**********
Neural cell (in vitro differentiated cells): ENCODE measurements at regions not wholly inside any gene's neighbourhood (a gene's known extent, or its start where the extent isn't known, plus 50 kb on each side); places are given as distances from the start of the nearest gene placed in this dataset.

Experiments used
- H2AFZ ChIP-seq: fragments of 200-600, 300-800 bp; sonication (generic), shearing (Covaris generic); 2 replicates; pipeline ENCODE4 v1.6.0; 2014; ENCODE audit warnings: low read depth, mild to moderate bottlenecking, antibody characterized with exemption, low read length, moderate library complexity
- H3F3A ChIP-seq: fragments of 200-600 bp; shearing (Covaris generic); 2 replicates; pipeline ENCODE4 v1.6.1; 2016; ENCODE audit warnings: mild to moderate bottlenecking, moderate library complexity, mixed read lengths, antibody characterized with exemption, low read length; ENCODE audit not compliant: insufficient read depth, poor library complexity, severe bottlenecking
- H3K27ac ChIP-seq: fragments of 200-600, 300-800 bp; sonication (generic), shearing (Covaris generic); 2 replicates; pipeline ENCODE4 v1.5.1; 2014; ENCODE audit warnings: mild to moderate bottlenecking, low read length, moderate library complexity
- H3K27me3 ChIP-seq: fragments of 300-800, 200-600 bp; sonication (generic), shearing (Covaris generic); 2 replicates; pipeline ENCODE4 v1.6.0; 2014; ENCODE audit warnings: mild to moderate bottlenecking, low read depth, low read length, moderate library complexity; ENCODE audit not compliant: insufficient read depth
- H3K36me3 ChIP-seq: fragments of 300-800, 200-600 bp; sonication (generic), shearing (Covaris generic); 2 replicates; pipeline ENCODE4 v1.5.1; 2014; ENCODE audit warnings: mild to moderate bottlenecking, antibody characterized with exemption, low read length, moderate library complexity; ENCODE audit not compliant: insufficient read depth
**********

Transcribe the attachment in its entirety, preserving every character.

Neural cell (in vitro differentiated cells): ENCODE measurements at regions not wholly inside any gene's neighbourhood (a gene's known extent, or its start where the extent isn't known, plus 50 kb on each side); places are given as distances from the start of the nearest gene placed in this dataset.

Experiments used
- H2AFZ ChIP-seq: fragments of 200-600, 300-800 bp; sonication (generic), shearing (Covaris generic); 2 replicates; pipeline ENCODE4 v1.6.0; 2014; ENCODE audit warnings: low read depth, mild to moderate bottlenecking, antibody characterized with exemption, low read length, moderate library complexity
- H3F3A ChIP-seq: fragments of 200-600 bp; shearing (Covaris generic); 2 replicates; pipeline ENCODE4 v1.6.1; 2016; ENCODE audit warnings: mild to moderate bottlenecking, moderate library complexity, mixed read lengths, antibody characterized with exemption, low read length; ENCODE audit not compliant: insufficient read depth, poor library complexity, severe bottlenecking
- H3K27ac ChIP-seq: fragments of 200-600, 300-800 bp; sonication (generic), shearing (Covaris generic); 2 replicates; pipeline ENCODE4 v1.5.1; 2014; ENCODE audit warnings: mild to moderate bottlenecking, low read length, moderate library complexity
- H3K27me3 ChIP-seq: fragments of 300-800, 200-600 bp; sonication (generic), shearing (Covaris generic); 2 replicates; pipeline ENCODE4 v1.6.0; 2014; ENCODE audit warnings: mild to moderate bottlenecking, low read depth, low read length, moderate library complexity; ENCODE audit not compliant: insufficient read depth
- H3K36me3 ChIP-seq: fragments of 300-800, 200-600 bp; sonication (generic), shearing (Covaris generic); 2 replicates; pipeline ENCODE4 v1.5.1; 2014; ENCODE audit warnings: mild to moderate bottlenecking, antibody characterized with exemption, low read length, moderate library complexity; ENCODE audit not compliant: insufficient read depth